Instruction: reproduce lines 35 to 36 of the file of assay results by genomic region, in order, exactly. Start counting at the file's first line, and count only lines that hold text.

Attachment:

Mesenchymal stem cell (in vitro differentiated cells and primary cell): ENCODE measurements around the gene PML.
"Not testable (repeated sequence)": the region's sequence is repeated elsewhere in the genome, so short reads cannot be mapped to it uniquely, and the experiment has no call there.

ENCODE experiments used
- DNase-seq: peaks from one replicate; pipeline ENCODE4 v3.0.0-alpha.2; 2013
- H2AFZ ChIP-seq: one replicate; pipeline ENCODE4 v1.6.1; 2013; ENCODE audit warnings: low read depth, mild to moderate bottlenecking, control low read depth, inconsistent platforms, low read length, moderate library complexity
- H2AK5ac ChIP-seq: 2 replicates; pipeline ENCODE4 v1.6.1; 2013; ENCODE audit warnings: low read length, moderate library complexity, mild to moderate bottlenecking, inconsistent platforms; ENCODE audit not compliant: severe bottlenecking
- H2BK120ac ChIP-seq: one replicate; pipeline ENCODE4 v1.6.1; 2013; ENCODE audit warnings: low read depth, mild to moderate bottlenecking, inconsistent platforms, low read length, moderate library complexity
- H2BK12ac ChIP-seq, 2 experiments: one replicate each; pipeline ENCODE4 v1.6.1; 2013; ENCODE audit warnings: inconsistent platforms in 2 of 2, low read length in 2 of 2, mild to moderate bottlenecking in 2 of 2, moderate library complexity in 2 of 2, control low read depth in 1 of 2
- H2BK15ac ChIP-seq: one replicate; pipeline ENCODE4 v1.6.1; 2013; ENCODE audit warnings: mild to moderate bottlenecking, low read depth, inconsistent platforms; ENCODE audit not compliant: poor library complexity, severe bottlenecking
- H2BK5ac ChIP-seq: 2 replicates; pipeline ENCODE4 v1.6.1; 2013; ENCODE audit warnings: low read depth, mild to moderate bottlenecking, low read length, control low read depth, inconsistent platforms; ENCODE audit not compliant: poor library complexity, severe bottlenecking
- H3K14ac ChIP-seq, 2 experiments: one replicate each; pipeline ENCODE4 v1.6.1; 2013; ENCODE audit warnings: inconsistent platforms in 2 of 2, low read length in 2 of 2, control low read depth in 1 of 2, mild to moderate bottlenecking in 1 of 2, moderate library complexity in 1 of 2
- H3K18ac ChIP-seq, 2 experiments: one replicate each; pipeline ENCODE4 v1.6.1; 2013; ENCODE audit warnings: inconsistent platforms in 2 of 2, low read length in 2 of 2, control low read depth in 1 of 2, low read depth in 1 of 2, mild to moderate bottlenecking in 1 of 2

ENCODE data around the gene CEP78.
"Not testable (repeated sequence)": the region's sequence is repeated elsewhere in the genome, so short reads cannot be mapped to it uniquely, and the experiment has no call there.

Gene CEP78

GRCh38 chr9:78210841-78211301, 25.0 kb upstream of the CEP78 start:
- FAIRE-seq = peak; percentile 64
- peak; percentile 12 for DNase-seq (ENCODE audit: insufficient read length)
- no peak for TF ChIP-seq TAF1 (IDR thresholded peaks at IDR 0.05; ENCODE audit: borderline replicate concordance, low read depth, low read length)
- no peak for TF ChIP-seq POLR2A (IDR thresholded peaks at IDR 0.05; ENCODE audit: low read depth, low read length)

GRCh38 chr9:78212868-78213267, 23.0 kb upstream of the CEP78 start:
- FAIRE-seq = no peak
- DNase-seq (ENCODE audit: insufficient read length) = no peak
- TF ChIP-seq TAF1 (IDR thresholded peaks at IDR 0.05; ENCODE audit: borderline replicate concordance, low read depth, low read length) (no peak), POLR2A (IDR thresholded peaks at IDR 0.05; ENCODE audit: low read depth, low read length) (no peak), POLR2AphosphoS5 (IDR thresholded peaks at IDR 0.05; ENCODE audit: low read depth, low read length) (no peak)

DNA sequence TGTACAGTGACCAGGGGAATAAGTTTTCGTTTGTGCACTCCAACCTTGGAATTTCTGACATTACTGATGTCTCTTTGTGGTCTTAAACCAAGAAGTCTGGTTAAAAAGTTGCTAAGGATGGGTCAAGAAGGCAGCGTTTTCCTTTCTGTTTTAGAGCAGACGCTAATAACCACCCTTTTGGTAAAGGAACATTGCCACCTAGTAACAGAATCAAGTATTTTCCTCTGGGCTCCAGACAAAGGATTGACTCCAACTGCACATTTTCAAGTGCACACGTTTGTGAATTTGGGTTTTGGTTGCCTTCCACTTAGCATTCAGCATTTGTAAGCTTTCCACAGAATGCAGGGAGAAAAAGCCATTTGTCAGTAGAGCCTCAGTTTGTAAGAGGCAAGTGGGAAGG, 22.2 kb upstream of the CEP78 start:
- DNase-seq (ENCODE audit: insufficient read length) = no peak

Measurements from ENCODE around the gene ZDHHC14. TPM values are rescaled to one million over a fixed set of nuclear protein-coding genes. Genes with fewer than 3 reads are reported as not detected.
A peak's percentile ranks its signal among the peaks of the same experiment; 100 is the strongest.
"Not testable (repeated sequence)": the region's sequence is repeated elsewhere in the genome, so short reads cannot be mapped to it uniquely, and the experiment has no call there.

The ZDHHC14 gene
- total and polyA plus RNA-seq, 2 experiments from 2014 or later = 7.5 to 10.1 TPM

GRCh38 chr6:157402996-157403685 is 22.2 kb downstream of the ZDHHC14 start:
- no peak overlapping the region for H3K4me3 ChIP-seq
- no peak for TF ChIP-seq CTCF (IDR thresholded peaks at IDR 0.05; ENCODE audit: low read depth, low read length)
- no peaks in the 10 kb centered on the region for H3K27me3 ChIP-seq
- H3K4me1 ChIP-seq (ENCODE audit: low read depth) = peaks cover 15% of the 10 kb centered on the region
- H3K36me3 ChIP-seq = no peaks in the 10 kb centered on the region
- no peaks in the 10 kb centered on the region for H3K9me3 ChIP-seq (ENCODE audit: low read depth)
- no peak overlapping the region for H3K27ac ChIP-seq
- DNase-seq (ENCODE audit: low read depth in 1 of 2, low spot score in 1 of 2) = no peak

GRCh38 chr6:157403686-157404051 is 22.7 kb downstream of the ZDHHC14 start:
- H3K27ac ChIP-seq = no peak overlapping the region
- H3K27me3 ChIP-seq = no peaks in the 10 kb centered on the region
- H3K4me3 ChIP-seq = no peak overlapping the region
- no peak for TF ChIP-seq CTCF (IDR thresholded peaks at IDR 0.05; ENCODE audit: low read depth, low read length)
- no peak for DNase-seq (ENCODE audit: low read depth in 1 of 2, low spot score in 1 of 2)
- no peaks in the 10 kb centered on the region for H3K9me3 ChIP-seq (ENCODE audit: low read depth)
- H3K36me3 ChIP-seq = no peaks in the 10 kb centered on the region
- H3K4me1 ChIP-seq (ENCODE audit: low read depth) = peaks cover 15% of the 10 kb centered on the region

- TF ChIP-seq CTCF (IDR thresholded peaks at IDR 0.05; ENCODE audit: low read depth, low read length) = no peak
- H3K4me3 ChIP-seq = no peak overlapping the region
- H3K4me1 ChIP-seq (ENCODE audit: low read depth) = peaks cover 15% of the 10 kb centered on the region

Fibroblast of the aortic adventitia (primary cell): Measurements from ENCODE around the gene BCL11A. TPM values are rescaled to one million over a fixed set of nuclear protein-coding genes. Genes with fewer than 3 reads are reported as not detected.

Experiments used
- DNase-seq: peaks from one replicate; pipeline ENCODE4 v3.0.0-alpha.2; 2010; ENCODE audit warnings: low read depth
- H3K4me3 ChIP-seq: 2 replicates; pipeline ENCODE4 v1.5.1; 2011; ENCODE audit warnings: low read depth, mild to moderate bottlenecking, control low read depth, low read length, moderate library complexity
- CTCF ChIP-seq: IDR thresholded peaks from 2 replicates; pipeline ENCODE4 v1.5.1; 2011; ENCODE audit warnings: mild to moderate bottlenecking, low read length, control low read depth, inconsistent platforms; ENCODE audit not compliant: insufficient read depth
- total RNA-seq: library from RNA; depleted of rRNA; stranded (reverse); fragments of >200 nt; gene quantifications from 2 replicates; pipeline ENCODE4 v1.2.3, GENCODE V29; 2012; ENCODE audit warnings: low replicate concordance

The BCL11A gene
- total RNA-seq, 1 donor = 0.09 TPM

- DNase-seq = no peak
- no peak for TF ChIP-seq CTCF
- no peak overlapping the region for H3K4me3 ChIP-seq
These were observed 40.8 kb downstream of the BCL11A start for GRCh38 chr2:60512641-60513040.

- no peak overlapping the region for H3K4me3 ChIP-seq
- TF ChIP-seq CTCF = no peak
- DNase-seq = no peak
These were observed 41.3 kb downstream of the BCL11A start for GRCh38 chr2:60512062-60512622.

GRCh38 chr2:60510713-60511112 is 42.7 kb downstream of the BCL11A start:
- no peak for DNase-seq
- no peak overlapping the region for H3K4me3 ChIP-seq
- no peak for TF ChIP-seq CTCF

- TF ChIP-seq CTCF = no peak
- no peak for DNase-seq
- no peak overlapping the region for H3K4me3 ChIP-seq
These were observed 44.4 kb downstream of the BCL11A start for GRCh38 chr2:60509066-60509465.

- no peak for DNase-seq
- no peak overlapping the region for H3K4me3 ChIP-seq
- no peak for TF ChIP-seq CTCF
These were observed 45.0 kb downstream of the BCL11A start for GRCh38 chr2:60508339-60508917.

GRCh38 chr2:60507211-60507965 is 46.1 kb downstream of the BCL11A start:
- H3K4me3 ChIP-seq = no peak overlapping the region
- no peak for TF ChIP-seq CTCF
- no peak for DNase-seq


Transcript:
- no peaks in the 10 kb centered on the region for H3K27me3 ChIP-seq
- H3K4me1 ChIP-seq (ENCODE audit: low read depth) = peaks cover 15% of the 10 kb centered on the region